King Oddball is a physics-based puzzler and mobile port from 10Tons Ltd., a developer most notable for their 2003 (and 2014 updated) twin-stick shooter Crimsonland. However, instead of the latter's gun-crazy killing machine, in King Oddball you play as a royal and sentient hovering ball of rock that flings other rocks with his elongated prehensile tongue.
Still with me? If so, then you're likely to find this tower-toppling time-killer just as addictive as it's more famous avian forbearer, Angry Birds. What's more, it sits firmly in a family-friendly territory, so you don't have to wait until the kids go to bed to fire up the console and take out some decidedly cute paramilitary soldiers with well-aimed boulders. While there's no story to speak of, the gameplay effectively gives you that "just one more go" urge.
If you've never played Angry Birds or its slew of clones, the concept is simple: you are on one side of the screen and have a method (such as a slingshot) to fire different types of projectiles into precarious stacks of blocks. This makes said blocks topple in spectacular ways, ultimately decimating the immobile enemies cowering around them.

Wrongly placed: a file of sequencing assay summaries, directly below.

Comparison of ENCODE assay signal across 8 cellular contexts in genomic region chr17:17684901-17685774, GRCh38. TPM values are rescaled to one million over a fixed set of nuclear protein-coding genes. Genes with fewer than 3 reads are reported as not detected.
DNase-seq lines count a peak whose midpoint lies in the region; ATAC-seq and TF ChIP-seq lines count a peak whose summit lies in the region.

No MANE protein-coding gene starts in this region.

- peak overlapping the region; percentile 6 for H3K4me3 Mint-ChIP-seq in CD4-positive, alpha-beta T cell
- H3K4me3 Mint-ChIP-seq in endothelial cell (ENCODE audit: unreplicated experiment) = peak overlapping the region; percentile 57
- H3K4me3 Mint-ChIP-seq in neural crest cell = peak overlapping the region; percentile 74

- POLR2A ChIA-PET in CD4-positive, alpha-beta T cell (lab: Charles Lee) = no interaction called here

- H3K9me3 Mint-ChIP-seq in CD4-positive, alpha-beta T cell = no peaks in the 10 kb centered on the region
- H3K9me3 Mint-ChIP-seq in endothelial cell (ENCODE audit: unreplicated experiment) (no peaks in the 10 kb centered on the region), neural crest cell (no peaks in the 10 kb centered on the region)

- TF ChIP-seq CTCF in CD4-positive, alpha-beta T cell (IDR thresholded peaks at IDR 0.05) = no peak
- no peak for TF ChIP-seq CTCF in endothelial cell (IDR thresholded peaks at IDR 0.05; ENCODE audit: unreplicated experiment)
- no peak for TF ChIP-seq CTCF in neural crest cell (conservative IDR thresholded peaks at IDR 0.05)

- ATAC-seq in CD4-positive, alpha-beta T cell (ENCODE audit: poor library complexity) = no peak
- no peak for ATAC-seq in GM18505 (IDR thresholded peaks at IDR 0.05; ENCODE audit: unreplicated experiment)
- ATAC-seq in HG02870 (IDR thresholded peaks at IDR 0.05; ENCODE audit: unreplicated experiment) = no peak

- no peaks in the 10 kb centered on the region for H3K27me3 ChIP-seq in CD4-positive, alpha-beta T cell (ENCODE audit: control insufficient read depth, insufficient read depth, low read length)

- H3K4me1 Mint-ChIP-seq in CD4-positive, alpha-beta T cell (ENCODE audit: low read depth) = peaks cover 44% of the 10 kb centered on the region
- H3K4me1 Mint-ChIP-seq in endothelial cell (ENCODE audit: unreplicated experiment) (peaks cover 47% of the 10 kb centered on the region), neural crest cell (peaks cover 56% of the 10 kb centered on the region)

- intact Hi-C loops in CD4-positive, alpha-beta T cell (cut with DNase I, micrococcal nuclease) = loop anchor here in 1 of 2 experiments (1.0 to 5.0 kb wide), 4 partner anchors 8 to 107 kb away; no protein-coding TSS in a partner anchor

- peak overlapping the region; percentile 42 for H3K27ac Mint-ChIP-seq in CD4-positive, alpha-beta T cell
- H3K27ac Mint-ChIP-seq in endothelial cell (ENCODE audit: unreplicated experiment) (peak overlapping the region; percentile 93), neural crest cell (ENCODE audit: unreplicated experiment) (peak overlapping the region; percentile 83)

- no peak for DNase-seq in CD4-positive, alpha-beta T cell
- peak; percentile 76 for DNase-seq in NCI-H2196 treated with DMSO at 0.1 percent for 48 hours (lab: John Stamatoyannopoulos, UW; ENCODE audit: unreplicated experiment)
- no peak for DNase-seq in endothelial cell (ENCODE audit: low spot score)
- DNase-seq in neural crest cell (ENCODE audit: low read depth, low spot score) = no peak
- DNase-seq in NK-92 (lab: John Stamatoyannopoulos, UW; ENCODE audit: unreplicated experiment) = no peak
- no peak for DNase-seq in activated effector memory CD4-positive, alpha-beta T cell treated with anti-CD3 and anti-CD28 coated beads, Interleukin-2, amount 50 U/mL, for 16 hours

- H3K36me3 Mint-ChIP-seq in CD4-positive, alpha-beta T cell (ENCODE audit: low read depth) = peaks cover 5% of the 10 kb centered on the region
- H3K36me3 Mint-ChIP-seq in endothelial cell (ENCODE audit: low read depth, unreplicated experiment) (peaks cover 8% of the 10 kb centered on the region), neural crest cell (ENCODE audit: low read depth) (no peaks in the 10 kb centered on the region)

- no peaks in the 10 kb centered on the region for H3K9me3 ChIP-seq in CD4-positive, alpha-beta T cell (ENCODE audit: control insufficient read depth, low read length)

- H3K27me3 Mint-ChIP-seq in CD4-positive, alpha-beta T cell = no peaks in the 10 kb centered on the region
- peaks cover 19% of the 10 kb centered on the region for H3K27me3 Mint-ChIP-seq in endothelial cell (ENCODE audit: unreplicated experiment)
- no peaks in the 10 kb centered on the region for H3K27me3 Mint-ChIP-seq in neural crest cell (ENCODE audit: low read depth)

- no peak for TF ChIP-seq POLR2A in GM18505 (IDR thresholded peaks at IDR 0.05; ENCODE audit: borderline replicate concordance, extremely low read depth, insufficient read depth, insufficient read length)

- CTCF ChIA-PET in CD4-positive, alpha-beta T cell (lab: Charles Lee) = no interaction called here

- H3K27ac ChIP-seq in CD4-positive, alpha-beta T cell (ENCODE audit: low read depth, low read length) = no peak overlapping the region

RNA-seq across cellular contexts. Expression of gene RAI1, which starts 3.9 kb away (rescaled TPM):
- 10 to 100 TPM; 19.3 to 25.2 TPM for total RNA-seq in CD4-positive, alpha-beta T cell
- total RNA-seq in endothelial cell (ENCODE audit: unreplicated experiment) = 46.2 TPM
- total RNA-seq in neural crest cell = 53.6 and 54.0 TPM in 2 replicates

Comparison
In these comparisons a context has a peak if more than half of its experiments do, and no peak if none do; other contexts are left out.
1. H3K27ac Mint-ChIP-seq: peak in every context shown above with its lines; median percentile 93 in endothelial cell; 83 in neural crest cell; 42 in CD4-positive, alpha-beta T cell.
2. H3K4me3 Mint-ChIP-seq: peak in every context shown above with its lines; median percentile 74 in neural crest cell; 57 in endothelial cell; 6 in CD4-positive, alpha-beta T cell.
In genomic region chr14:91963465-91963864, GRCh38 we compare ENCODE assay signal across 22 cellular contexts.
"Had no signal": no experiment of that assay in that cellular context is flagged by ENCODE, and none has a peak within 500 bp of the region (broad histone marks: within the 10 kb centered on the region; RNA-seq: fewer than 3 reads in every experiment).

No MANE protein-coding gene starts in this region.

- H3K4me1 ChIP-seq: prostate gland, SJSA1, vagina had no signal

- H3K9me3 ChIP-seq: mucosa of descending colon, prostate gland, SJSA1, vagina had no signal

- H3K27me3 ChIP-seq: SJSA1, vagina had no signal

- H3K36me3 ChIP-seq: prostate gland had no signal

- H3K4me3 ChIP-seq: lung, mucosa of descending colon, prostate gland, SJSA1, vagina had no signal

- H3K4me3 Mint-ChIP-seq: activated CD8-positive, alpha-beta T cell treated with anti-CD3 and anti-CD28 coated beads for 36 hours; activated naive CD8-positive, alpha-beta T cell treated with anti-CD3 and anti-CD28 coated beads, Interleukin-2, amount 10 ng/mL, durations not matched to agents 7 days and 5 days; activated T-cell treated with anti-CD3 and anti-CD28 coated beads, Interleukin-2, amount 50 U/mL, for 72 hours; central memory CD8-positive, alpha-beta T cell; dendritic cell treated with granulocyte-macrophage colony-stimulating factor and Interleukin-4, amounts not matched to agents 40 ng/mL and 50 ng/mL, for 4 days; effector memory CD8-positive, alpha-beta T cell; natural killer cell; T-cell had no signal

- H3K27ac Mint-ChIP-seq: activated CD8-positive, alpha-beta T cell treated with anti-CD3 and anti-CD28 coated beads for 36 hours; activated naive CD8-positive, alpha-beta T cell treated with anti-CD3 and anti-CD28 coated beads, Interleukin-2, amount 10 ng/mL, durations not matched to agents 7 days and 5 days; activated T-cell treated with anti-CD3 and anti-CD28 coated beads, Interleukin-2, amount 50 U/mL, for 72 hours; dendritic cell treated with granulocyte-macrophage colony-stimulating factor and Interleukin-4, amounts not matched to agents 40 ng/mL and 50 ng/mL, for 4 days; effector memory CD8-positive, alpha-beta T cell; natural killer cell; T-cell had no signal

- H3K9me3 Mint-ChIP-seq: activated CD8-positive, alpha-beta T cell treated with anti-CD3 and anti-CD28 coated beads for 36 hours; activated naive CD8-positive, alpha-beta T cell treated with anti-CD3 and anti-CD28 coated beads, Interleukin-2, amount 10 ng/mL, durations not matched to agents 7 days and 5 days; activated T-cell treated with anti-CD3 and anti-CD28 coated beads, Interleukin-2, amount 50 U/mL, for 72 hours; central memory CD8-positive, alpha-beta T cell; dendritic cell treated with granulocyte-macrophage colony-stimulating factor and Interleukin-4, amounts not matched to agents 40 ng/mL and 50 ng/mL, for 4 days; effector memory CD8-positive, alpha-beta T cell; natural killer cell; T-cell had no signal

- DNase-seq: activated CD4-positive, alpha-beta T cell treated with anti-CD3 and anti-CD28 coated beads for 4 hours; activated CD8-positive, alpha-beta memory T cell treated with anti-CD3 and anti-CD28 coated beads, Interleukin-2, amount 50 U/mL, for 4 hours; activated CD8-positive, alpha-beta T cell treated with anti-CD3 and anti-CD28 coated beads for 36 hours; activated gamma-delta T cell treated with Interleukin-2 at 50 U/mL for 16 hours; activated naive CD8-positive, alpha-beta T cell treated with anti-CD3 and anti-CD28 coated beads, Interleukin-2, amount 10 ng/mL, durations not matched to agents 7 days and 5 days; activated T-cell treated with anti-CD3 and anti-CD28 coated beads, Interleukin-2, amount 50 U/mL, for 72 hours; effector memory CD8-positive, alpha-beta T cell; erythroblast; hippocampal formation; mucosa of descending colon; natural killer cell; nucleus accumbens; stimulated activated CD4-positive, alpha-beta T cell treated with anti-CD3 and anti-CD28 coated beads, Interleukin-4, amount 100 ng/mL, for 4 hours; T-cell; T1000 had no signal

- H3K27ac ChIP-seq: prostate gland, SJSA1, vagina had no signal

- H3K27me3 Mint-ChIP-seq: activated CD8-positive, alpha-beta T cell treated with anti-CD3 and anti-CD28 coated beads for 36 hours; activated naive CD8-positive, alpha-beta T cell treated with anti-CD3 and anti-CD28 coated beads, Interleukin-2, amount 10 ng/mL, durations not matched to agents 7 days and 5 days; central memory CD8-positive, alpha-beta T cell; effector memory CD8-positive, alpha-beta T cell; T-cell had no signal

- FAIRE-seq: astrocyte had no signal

In the case of King Oddball, your method of firing projectiles is the stationary floating King himself, who appears at the beginning of each stage at a predetermined point in the sky. The stone-faced king then uses, unaided by the gamer, his long, pink tongue to grab a stone from the limited supply in the upper right of the screen. Then the tongue swings in a pendulum-like fashion, and it's up to you to press a button to release the stone from the king's sticky tongue at the prime time needed to destroy all the onscreen enemies. Releasing the stone midway through its arc gives it the most force, whereas releasing the stone at a peak of the tongue's swing will drop it straight down. Each level takes place on a single screen, and there is no scrolling to follow flying stones or blocks. Once it's off screen, objects are no longer visible, so don't expect rebound shots off of invisible walls.